If Freddy had to come back, I'm glad it was Wes Craven who got to take a swing at this rotting equus ferus (yes, I'm being a smartass). Craven wisely chose not to try to salvage the franchise as it was left, which was somewhat akin to a motorway service station toilet bowl, and instead let' that crooked old boat smash against the rocks and sink. Instead he chose to make a film set in a world where all of those movies exist, Freddy Krueger is a fictional character and things are about to get meta.
Bryan Singer loves to tease X-Men fans with his tweets. On Friday, Singer tweeted what could only be the exterior of the Cerebro set. For the forgetful or unfamiliar, Cerebro is the spherical telepathic conductor that Professor Xavier uses to find every mutant on the planet; it was a crucial plot point in X2 and we saw it in a crude, stripped down version for X-Men: First Class.
Uhura is in the midst of a firefight, while Spock is knee-deep in actual fire, in these new Star Trek Into Darkness character posters.
Check out the first teaser trailer for The Hunger Games: Catching Fire below.
Fans of the hugely popular Hunger Games trilogy will be on tenterhooks waiting to see what the second instalment brings. With the first film in the series going down remarkably well for a book adaptation, the pressure is on to make this one just as good.
In the world of horror franchises, you're not legit until you go 3D or set a sequel in space. Sadly, Freddy went 3D.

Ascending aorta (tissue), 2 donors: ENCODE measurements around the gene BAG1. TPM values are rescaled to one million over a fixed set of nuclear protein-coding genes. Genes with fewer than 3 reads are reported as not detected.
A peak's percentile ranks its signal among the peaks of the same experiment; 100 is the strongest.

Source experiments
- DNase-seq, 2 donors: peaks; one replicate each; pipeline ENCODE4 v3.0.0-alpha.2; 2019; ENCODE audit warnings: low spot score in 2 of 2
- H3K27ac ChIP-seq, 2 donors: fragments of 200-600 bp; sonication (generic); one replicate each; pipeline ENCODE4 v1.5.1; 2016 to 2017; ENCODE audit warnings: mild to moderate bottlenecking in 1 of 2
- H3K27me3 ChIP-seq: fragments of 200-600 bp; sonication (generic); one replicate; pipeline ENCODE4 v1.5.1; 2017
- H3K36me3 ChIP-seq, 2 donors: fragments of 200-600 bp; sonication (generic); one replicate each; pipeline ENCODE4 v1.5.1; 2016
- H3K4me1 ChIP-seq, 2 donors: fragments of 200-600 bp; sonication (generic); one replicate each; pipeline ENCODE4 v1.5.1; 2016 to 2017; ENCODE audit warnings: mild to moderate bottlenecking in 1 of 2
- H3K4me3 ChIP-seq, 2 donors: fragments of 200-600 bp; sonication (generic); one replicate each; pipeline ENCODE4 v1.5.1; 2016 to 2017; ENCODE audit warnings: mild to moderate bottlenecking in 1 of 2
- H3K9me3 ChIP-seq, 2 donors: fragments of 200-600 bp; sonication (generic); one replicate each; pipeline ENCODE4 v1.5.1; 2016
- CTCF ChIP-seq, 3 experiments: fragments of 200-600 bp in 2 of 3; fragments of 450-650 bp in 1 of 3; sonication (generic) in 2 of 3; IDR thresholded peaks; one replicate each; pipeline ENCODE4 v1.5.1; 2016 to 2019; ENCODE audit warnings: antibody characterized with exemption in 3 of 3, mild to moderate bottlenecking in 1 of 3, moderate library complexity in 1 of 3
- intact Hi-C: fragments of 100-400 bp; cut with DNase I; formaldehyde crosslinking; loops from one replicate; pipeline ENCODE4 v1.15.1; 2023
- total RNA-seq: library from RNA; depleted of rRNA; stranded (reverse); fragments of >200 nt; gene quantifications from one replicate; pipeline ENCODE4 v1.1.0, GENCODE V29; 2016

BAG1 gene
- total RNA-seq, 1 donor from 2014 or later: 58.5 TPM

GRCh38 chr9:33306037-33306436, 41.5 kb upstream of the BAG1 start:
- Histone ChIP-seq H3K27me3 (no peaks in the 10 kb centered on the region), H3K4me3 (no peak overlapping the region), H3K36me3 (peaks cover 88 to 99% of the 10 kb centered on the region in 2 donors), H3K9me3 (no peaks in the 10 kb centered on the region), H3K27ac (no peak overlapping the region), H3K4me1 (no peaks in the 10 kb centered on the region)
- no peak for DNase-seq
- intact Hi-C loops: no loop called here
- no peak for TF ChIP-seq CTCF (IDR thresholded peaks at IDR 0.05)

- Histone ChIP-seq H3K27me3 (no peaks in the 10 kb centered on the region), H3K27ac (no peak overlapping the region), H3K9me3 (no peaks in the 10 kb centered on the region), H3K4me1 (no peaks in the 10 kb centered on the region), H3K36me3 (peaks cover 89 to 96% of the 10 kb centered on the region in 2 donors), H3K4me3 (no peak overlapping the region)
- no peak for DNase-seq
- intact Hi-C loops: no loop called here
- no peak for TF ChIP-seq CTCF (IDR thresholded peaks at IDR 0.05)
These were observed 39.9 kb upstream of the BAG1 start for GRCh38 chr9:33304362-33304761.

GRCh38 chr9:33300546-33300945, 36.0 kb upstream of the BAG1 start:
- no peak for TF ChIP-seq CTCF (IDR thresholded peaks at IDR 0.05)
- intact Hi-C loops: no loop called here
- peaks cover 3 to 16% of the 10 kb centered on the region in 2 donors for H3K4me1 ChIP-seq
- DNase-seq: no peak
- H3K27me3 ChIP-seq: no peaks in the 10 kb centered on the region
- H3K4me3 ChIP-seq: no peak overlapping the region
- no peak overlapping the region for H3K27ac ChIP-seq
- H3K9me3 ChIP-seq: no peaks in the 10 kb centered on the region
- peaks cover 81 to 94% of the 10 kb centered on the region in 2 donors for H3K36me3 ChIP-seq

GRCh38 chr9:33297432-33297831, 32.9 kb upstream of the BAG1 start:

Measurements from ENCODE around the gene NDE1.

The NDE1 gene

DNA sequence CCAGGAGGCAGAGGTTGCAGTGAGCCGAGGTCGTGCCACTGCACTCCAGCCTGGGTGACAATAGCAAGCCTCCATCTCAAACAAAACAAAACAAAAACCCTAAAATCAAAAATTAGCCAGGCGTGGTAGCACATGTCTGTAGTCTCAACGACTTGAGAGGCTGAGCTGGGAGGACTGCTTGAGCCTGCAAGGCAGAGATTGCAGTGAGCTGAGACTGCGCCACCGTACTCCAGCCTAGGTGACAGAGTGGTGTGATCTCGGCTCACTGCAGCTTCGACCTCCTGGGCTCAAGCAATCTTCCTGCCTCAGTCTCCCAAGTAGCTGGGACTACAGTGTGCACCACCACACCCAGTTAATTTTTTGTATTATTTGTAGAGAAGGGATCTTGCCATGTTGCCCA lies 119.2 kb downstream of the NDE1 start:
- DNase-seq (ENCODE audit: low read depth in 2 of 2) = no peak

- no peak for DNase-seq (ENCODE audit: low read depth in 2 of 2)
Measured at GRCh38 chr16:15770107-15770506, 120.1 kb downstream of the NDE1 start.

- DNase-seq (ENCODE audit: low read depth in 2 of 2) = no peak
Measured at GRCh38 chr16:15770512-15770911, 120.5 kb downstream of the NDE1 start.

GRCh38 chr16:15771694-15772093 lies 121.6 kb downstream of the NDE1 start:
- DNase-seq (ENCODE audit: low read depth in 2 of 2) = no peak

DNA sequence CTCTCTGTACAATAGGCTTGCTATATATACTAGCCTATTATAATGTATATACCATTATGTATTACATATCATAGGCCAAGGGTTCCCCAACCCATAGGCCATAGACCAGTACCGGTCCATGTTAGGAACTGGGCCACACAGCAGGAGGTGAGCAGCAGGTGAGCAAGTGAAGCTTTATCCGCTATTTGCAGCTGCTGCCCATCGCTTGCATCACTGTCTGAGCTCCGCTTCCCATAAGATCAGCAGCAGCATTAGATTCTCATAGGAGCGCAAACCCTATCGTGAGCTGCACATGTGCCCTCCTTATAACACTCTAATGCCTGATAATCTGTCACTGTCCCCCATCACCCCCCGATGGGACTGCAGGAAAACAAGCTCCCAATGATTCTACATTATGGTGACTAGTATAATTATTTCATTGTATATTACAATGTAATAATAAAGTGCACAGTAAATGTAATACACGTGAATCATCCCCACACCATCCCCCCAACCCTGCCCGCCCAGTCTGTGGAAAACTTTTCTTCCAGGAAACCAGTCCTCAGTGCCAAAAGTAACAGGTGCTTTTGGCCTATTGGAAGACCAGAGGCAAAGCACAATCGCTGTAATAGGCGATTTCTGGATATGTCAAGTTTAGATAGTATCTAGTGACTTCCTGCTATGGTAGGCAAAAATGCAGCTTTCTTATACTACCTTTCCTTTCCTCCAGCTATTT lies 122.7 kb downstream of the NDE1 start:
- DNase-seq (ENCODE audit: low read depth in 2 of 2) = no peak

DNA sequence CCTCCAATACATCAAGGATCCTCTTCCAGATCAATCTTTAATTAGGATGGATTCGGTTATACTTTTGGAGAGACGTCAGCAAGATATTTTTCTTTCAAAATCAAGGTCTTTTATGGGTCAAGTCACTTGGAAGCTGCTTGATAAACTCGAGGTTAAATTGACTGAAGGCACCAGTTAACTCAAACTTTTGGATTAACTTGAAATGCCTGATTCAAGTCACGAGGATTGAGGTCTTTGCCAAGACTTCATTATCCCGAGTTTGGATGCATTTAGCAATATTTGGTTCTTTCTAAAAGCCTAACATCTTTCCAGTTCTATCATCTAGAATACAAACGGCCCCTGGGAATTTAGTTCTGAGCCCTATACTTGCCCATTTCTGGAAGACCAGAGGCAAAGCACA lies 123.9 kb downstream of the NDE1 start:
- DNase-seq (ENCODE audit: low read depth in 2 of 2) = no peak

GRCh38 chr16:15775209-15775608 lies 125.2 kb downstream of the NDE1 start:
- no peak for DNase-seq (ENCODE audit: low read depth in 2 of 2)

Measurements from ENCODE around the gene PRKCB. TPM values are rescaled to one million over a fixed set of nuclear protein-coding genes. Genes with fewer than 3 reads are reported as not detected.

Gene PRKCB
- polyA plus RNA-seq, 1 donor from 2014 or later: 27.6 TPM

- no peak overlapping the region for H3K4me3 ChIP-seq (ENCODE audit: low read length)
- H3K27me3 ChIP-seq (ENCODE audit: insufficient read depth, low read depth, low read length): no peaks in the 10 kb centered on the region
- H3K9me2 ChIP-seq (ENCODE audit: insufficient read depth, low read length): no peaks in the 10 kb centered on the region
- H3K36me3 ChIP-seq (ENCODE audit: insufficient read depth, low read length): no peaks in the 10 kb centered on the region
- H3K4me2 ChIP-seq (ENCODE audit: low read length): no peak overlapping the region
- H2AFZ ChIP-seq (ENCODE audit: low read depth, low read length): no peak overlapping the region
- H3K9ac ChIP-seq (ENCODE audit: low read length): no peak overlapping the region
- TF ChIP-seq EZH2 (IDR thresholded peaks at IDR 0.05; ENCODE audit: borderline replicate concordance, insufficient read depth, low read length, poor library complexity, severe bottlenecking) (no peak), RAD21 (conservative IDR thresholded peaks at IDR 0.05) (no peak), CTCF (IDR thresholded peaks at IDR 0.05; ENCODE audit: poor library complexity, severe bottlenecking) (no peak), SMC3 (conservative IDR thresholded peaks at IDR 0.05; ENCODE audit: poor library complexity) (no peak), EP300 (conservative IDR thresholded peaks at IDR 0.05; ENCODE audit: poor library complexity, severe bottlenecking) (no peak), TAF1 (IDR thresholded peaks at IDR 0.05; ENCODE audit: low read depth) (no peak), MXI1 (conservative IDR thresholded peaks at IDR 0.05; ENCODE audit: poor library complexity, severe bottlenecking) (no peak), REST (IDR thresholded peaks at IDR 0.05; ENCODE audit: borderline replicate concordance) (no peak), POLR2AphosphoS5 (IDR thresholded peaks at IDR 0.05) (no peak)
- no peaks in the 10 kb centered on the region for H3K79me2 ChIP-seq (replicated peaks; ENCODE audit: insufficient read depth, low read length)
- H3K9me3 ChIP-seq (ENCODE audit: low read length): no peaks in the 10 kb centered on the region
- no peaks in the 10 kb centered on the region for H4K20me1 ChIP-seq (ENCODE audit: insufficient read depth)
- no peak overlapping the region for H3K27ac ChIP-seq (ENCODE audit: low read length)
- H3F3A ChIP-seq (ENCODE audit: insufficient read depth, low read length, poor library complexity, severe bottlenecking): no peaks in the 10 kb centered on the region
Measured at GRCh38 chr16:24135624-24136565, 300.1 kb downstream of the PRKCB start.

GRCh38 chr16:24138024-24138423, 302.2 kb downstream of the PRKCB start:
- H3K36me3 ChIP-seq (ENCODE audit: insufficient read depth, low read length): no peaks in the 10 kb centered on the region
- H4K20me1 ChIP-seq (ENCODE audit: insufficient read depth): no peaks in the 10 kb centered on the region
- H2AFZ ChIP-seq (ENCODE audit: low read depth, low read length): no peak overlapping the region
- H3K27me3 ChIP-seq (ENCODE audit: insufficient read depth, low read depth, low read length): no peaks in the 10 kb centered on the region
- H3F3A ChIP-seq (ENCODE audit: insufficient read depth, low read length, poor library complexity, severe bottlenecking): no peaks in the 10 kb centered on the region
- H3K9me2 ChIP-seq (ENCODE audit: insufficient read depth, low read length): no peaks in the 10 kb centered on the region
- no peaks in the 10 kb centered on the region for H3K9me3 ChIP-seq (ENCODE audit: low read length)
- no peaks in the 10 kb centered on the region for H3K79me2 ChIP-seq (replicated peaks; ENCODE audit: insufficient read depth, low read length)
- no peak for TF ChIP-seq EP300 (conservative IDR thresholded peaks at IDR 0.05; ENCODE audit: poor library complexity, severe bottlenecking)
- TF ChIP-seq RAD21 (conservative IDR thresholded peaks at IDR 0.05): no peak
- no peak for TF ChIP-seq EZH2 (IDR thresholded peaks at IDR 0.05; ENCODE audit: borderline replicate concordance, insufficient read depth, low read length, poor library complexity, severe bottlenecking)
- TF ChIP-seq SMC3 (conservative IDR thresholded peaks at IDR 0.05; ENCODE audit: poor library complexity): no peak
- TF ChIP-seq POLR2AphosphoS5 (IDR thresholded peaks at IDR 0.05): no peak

Of all the inappropriate opening title songs, I think Freddy's Dead is the worst offender. I could not name it, or even hum the tune, but it carried that generic inoffensive early '90s rock sound. IMDb claims it was by The Goo Goo Dolls, so there you go, exactly what you want to hear at the start of a horror movie.
Five movies in and it feels like I am a million miles away from the amazing original. Was it denial or just a foolhardy perseverance that drove me to do this retrospective? I can truthfully say that, while I remembered the series took a huge decline in quality with every sequel, I honestly did not comprehend how bad it got until I got to A Nightmare on Elm Street 5: The Dream Child.
When horror films open with a cheeseball ballad, devoid of any irony because it was made in the '80s (where irony spent most of its years starving to death) there is really nowhere else to go but down. You know for damn sure the filmmakers aren't really interested in scaring you, so we'll just nip that idea in the bud right now.
Another strong sign that this isn't going to be much great shakes in the horror department; it's directed by Renny Harlin, whose greatest cinematic accomplishments are Cliffhanger and Deep Blue Sea. That's not a slight on either of those films, but they are hardly the stuff nightmares are made of. Cutthroat Island, on the other hand.
A new Star Trek Into Darkness banner poster has hit the 'net. The poster focuses on Chris Pine's Kirk, Zachary Quinto's Spock, Zoe Saldana's Uhura and Benedict Cumberbatch's Khan. OK, not Khan. John Harrison. Probably Khan.
Andy Serkis is the Marlon Brando of performance capture technology, his work legitimises a method usually reserved for stuntmen, he imbues his roles with life and soul and it is only a matter of time before he gets his recognition from the major awards bodies.